London’s Housing Referendum

2 March 2016, Blog

Labour candidate for the London mayoralty Sadiq Khan has called the upcoming election “a referendum on housing” and he’s probably correct. Both he and the Conservative candidate Zac Goldsmith have strong housing messages, with Khan pledging to set a target of 50% of all new homes in the capital to be “genuinely affordable”.

Goldsmith, meanwhile, has called for London’s post-war era housing estates to be torn down and “regenerated”, pointing to research by the estate agents Savills (‘Completing London’s Streets’, January 2016) which suggests that as many as 360,000 additional homes could be built on current council estates. He has also pledged a full audit of municipal buildings, including Jobcentres, council offices, fire stations and libraries, to see where development could take place. Potentially, if local councils added extra levels to suitable buildings, Goldsmith’s campaign suggest that 140,000 new homes could be built.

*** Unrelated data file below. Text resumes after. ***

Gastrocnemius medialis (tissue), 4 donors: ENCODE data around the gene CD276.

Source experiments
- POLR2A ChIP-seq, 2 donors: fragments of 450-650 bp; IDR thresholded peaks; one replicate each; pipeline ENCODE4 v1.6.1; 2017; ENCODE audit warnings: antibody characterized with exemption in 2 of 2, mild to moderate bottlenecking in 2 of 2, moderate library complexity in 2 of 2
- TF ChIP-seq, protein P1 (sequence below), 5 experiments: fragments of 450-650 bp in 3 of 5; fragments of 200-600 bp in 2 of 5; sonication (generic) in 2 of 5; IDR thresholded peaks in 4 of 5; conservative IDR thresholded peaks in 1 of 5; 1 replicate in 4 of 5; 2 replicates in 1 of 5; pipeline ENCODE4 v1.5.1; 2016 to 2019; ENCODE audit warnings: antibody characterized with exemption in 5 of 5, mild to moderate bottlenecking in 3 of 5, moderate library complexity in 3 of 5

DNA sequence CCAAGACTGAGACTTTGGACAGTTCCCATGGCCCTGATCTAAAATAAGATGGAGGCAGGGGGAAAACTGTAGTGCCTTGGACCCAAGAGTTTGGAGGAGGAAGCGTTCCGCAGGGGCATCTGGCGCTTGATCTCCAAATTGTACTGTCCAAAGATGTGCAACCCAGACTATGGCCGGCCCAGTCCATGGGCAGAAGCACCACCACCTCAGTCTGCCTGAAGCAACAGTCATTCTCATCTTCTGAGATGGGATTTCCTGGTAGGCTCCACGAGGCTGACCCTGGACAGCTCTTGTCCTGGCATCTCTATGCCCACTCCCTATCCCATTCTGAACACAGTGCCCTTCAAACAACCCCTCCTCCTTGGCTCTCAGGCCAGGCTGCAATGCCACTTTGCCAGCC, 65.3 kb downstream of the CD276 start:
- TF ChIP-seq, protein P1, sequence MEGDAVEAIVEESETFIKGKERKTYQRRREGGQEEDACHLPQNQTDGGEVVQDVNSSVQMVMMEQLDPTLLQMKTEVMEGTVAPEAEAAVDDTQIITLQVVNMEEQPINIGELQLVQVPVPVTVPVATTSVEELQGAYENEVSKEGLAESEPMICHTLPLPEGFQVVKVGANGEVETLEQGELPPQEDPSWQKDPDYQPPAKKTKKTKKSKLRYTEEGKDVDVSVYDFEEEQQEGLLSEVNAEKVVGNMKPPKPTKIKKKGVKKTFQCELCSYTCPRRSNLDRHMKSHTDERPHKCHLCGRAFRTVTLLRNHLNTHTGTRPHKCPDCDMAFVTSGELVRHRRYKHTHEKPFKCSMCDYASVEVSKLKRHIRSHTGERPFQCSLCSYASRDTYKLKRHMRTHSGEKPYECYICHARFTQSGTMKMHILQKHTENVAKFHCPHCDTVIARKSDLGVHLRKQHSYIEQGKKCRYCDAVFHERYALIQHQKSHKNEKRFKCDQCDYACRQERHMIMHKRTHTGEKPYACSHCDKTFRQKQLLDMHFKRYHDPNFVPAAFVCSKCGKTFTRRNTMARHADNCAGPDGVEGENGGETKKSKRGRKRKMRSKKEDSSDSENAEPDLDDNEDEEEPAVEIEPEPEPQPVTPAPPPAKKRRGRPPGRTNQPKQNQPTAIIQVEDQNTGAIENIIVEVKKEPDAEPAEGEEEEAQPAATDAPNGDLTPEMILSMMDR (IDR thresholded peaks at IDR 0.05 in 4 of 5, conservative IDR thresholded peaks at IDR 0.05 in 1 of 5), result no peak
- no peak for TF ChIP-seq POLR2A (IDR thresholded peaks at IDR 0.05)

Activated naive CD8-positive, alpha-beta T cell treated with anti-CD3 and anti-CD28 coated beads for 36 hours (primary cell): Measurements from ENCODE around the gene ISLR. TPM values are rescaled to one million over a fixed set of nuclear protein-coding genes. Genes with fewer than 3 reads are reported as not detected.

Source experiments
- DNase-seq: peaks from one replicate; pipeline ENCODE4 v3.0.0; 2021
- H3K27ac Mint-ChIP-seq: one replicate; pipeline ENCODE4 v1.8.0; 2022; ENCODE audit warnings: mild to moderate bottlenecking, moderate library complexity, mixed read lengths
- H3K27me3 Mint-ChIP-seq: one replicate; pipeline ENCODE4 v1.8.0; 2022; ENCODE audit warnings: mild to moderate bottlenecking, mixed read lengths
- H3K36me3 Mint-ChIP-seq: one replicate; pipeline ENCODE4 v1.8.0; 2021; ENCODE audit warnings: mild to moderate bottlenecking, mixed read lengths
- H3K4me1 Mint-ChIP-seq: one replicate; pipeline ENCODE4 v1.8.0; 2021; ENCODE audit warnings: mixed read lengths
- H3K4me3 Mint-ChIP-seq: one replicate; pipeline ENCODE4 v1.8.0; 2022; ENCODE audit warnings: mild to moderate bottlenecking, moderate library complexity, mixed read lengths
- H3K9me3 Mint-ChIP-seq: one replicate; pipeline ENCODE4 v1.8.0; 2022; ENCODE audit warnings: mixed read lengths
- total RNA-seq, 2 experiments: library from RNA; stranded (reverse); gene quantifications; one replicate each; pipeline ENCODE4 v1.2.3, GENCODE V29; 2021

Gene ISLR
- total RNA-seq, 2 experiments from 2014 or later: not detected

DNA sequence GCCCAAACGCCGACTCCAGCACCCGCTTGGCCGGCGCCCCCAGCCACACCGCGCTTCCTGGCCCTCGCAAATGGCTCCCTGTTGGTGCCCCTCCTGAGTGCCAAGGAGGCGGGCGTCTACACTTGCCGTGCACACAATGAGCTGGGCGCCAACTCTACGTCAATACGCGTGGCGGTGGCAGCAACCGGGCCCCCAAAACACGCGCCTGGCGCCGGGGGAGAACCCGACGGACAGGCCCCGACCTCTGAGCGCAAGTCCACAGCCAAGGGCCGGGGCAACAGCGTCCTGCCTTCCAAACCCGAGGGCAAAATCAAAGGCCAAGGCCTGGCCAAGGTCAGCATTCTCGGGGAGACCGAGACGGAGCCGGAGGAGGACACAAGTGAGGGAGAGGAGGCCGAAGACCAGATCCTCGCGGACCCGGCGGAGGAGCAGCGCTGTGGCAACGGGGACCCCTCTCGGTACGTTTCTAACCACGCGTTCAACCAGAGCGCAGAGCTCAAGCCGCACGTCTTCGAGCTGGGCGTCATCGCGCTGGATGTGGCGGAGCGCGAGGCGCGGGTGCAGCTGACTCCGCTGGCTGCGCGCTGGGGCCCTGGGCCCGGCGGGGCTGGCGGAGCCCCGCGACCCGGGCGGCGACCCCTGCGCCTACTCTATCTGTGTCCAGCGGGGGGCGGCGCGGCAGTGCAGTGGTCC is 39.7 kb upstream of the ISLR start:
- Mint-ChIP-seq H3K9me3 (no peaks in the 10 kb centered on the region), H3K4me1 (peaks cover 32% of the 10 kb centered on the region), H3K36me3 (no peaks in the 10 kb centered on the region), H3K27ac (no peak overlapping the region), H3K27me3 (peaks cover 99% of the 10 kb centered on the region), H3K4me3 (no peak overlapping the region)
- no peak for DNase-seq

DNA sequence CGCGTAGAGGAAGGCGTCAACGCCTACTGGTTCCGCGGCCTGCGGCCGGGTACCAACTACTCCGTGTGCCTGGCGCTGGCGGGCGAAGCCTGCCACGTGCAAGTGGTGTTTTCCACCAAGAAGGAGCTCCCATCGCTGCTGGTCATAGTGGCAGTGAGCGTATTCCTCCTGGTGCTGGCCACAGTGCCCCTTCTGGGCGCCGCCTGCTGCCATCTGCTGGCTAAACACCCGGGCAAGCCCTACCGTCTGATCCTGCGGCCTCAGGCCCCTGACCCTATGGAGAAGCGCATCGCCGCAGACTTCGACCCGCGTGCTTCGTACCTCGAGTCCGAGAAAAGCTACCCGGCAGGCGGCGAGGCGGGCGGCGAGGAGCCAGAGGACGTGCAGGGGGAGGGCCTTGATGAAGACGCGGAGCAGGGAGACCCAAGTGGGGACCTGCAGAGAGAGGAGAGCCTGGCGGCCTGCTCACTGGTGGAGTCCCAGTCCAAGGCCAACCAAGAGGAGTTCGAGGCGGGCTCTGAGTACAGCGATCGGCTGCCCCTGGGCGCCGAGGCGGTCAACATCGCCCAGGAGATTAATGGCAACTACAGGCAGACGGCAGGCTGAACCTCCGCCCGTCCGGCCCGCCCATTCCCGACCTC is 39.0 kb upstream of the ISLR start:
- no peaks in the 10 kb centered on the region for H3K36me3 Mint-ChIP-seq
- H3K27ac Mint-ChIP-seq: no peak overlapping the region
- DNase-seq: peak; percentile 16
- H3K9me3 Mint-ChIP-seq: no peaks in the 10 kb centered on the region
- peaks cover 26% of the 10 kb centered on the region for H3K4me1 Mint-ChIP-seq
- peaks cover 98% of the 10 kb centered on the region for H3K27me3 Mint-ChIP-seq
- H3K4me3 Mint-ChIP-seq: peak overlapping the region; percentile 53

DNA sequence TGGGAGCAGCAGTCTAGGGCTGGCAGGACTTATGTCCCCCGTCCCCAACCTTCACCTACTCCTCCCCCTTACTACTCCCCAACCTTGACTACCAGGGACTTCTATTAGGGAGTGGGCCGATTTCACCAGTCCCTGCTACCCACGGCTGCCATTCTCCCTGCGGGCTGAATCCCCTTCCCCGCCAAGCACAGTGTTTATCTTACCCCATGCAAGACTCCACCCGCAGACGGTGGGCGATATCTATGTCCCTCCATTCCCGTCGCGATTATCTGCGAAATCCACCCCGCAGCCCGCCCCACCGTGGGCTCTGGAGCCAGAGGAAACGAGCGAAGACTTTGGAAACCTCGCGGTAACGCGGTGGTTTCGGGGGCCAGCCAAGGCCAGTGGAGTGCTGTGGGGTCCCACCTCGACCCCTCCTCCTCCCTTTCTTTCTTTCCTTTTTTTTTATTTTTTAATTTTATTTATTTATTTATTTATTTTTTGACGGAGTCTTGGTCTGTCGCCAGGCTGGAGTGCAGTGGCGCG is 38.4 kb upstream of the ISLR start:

Goldsmith’s suggestions come after the Government has opened a consultation into allowing additional storeys to be built on residential buildings, shops and offices – up to the height of adjoining buildings and in keeping with the area. However, Melanie Leech, chief executive of the British Property Federation, commenting on the Government’s consultation, said it would “not deliver an enormous amount of new homes” but could encourage “innovation and the more efficient use of space”. She added: “Central London boroughs are unlikely to see much change as the number of listed buildings and conservation areas will prohibit large numbers of proposals coming forward, however, outer London boroughs could see a rise in new residential property.”

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